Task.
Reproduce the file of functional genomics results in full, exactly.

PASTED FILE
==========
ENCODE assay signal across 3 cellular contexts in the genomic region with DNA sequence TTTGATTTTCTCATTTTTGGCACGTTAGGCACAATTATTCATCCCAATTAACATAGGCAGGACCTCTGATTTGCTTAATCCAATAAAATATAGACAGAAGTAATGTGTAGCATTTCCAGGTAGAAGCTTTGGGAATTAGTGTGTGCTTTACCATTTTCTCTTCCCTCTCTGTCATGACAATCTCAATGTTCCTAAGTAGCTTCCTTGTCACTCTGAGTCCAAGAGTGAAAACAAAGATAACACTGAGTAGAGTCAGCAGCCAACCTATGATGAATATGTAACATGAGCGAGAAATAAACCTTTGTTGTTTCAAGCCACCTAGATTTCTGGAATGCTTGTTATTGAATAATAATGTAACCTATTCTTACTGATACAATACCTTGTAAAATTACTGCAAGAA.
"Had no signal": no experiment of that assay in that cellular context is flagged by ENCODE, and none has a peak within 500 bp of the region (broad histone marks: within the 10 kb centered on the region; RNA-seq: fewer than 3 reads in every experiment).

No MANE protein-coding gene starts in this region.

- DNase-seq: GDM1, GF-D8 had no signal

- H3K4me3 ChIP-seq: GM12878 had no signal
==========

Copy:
ENCODE assay signal across 3 cellular contexts in the genomic region with DNA sequence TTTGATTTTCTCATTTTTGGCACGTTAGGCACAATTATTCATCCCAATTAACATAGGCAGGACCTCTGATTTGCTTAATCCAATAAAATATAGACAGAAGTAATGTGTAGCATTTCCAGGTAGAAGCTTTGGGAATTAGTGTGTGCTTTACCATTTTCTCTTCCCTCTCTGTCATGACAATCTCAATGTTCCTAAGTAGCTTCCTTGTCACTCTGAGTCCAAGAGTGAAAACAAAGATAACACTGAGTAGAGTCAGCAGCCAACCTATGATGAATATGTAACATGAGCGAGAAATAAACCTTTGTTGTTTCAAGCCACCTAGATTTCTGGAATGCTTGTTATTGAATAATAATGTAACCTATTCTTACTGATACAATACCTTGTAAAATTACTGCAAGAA.
"Had no signal": no experiment of that assay in that cellular context is flagged by ENCODE, and none has a peak within 500 bp of the region (broad histone marks: within the 10 kb centered on the region; RNA-seq: fewer than 3 reads in every experiment).

No MANE protein-coding gene starts in this region.

- DNase-seq: GDM1, GF-D8 had no signal

- H3K4me3 ChIP-seq: GM12878 had no signal